Live - Secret Samahdi


Year of Release: 1997
Label: Radioactive
Catalog Number: RARD 11590
Format: CD
Total Time: 50:38:00

First off, buy the album. I can't recommend it enough. While not progressive, at least not in any easily definable way, Live are a band worth listening to. Yes, they have been tarred with the alternative tag - which really is the mainstream tag now (which only points out the uselessness tags anyway) - but they are a band who offer more than the latest alterna-clones.

1991's Mental Jewelry was a tightly wound bundle of issues, wrapped up in memorable rhythms and hummable choruses. In some ways, too tightly bound. With 1994's Throwing Copper, Live loosened up a bit, and got all the better for it.

Here it is 1997 and Live have survived to produce a third album, Secret Samahdi. Not as great as Copper, but fairly close. The same textures on Copper are explored here - the rockers, the countryfied rhythms, the haunting choruses. Standout tracks are "Rattlesnake", "Ghost", "Unsheathed," and "Freaks."

Live retain the strong lyricism of past efforts- one of vocalist/lyricists Edward Kowalczyk's strengths - and find a world of meaning in just a few words. There are songs here that have no one meaning, and hard to get around and say "this is about such and such." (A hallmark of many a progressive band, I might add).

But Live are more than just lyrics - the instrumentation is the other part of the package. While they have loosened up since their debut, this is still a tight unit.

The other difference between Live and their contemporaries is that they aren't afraid to play their instruments.

They don't have to scream and shout over screaming guitars and bombastic drum fills that obscure not only the vocals but any sense of meaning.

Which isn't to suggest that Live are quiet band, far from, but the arrangements allow the instruments to punctuate the vocals. These arrangements aren't simple; there are many pleasant guitar phrases throughout.

"Graze," on the surface, is an ecological song, profoundly declaring in its chorus: "We came to the earth to graze, everyone's diggin in, now there's no time to live." But, take from that what you like, because I think it operates on several levels, especially within the context of the song (as it's supposed to).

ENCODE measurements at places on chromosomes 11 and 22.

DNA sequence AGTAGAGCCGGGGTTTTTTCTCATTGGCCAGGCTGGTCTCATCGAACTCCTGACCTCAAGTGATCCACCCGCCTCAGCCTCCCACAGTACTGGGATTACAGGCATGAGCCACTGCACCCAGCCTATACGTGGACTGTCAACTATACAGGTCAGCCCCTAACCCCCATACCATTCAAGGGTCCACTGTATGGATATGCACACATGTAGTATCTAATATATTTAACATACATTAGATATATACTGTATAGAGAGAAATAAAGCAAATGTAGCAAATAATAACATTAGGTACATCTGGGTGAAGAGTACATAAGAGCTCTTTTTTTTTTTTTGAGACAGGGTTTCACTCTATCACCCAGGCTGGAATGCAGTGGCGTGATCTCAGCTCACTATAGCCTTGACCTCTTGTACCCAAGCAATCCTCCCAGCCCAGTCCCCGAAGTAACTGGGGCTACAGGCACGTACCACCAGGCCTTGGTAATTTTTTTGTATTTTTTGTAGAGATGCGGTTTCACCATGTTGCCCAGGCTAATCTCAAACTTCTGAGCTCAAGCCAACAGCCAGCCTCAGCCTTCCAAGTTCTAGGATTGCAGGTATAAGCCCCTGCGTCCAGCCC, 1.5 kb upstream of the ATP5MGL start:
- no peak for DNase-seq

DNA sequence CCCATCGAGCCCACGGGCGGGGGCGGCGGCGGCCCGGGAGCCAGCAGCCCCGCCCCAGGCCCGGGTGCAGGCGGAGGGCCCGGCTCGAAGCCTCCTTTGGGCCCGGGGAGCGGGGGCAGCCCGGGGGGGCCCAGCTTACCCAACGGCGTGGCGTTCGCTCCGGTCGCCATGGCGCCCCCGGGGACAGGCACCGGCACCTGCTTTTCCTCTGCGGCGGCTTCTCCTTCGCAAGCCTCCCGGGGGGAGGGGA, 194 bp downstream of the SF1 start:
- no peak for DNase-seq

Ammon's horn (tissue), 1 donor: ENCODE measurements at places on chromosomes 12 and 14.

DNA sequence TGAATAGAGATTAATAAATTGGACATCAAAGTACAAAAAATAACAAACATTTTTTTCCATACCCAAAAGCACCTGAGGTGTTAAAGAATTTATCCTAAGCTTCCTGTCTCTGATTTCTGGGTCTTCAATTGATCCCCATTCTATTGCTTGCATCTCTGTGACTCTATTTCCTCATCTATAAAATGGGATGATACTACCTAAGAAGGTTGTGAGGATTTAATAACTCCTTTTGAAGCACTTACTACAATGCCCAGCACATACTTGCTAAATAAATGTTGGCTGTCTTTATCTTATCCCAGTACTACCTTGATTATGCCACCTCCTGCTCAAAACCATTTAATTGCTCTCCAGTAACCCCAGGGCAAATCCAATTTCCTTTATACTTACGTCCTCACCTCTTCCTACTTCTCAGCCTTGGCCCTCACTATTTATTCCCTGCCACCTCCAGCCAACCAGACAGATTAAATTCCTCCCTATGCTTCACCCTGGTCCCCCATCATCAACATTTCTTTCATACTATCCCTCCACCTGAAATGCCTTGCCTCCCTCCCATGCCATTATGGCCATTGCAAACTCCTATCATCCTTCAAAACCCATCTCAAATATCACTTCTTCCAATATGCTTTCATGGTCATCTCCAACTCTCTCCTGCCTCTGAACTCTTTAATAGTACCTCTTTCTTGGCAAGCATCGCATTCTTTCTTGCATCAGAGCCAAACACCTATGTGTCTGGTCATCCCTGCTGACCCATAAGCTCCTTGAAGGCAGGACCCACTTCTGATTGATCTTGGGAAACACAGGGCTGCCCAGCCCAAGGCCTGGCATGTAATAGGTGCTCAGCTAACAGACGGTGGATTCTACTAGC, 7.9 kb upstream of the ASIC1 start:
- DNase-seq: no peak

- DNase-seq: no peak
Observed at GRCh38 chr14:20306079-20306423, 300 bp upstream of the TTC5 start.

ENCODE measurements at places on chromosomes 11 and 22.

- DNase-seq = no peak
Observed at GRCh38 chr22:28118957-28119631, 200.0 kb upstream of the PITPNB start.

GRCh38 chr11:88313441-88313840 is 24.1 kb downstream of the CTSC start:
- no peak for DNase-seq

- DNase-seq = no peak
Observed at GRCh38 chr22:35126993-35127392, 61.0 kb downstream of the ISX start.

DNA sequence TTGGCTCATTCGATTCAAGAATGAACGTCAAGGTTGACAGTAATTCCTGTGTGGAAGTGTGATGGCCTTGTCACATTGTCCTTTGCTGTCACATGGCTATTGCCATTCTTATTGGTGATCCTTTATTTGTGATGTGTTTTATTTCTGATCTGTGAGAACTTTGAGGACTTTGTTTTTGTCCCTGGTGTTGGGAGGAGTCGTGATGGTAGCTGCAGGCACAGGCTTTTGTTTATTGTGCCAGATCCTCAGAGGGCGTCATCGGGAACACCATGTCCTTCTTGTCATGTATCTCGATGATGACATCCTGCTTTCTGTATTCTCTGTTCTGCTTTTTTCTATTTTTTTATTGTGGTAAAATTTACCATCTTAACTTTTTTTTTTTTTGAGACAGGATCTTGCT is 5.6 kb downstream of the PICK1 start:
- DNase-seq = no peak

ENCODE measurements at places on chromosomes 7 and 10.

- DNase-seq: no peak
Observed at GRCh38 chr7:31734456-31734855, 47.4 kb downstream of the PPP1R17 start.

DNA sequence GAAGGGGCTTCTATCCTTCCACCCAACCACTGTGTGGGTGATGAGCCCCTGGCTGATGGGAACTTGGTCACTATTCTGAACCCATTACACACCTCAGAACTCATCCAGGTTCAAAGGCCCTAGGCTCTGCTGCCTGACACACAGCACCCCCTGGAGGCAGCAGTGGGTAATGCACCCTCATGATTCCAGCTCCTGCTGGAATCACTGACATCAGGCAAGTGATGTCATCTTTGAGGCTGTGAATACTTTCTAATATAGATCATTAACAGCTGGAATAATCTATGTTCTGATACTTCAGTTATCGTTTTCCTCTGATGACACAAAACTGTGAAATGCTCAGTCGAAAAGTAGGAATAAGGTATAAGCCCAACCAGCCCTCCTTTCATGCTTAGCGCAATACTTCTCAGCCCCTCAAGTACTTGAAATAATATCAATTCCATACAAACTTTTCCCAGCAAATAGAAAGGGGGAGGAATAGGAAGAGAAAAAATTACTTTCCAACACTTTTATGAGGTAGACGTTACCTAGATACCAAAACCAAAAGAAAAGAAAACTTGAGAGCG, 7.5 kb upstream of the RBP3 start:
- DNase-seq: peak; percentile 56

"Turn My Head" has all the hallmarks of a ballad - string arrangements, lilting chorus, gentle rhythm, but if it concerns what I think it does, this pleasantry is a bit deceiving. Like Queensryche's "All I Want" and Epilogue's "In The City", there is a underlying level of something very sinister. As I read it, the point of view character has become infatuated with a woman he and others have gang raped. But, as mentioned before, nothing is quite that simple with Live. Don't dismiss the band on the basis of this one song (besides, you may come away with a different reading).

While this album is ripe for (further) analysis and much commentary (this is an edited review you're reading) I'll conclude this review as I began it - if you like music that runs deeper than some of the superficial glossy schlock that passes as music these days, then add this disc to your collection.

Oh. Add their first two as well. You can't go wrong.


Tracklisting:
Rattlesnake (4:51) / Lakini's Juice (4:59) / Graze (5:39) / Century (3:22) / Ghost (6:19) / Unsheathed (3:36) / Insomnia and the Hole in the Universe (4:01) / Turn My Head (3:57) / Heropsychodreamer (2:48) / Freaks (4:50) / Merica (3:21) / Gas Hed Goes West (5:35)

Musicians:
Chad Taylor - guitar and vocals
Patrick Dahlheimer - bass and vocals
Chad Gracey - drums, percussion and vocals
Ed Kowalczyk - lead vocals and acoustic guitar

Discography:
Mental Jewelry (1991)
Throwing Copper (1994)
Secret Samahdi (1997)
The Distance To Here (1999)
V (2001) Birds Of Prey (2003) Awake: The Best Of Live (2004)

Genre: Other

Origin US

Added: August 4th 1997
Reviewer: Stephanie Sollow
Score:
Artist website: www.friendsoflive.com
Hits: 751
Language: english

  

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